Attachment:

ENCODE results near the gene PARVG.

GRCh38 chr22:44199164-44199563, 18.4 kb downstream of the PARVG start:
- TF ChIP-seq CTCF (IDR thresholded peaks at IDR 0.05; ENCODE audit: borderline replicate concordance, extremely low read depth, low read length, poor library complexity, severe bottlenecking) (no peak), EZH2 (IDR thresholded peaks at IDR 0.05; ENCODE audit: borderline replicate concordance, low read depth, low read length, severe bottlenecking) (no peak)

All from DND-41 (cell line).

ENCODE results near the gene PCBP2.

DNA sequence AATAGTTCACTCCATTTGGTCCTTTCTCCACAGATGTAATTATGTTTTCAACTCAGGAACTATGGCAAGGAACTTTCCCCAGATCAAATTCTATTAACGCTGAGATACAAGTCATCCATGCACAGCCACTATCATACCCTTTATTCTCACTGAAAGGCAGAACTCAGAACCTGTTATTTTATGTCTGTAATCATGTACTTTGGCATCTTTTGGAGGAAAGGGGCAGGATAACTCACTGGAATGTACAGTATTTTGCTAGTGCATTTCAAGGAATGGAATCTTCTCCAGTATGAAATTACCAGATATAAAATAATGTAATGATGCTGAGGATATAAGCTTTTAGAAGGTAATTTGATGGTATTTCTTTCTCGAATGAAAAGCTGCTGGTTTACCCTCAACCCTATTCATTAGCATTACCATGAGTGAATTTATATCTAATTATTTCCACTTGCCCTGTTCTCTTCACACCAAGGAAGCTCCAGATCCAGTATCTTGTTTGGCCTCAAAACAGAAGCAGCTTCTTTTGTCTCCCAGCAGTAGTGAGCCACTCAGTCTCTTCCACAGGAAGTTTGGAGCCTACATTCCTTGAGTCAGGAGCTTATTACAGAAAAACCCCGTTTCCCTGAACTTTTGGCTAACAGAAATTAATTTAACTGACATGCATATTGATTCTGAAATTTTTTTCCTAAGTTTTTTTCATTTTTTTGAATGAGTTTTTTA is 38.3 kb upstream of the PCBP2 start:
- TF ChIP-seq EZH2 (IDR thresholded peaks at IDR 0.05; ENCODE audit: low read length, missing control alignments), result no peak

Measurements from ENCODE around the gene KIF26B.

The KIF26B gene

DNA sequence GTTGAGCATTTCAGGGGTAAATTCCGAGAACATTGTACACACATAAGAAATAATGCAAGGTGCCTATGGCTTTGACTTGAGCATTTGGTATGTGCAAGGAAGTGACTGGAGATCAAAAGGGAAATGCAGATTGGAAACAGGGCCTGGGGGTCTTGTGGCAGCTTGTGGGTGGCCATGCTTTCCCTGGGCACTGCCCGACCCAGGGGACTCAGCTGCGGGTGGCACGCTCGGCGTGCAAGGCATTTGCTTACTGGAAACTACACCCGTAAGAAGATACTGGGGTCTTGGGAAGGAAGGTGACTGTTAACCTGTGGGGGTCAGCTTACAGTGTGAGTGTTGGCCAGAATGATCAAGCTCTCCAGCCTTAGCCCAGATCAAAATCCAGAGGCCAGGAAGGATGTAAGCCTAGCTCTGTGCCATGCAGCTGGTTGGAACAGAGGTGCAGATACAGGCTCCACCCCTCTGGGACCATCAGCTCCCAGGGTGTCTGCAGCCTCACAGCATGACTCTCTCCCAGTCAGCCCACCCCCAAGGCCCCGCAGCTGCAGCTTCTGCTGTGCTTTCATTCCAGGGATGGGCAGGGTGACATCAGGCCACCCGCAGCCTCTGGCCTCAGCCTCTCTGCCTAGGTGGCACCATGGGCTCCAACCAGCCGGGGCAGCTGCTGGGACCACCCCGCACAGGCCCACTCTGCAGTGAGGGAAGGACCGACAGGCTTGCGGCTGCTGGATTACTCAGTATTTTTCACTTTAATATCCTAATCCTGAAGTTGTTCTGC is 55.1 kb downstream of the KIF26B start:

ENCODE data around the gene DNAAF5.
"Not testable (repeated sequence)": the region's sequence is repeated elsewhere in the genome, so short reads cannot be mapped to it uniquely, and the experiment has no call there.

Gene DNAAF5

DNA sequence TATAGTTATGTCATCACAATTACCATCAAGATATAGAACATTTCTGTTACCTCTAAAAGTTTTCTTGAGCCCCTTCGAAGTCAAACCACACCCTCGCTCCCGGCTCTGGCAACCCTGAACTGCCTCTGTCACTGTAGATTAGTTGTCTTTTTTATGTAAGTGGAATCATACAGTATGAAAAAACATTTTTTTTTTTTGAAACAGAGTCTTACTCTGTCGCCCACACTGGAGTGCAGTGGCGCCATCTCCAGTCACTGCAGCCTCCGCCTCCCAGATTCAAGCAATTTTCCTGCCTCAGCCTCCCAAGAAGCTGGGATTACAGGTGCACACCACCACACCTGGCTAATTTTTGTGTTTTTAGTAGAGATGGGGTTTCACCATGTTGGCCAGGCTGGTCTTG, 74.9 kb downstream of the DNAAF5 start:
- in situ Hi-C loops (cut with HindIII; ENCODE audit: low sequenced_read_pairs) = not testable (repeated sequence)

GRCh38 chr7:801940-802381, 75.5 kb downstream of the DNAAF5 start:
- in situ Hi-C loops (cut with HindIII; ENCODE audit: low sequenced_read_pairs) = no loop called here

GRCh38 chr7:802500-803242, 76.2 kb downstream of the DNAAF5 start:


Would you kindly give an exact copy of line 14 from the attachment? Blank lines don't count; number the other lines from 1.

DNA sequence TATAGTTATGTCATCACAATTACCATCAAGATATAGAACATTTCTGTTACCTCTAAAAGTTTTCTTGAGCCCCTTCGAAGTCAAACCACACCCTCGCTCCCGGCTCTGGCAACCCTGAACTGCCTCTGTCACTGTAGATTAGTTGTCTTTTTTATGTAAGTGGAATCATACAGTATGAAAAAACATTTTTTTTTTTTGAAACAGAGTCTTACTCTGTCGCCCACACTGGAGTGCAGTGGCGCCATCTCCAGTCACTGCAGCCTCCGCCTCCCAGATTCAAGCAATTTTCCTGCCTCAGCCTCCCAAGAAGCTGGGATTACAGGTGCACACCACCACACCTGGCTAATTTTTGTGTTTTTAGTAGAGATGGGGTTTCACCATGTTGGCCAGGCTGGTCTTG, 74.9 kb downstream of the DNAAF5 start: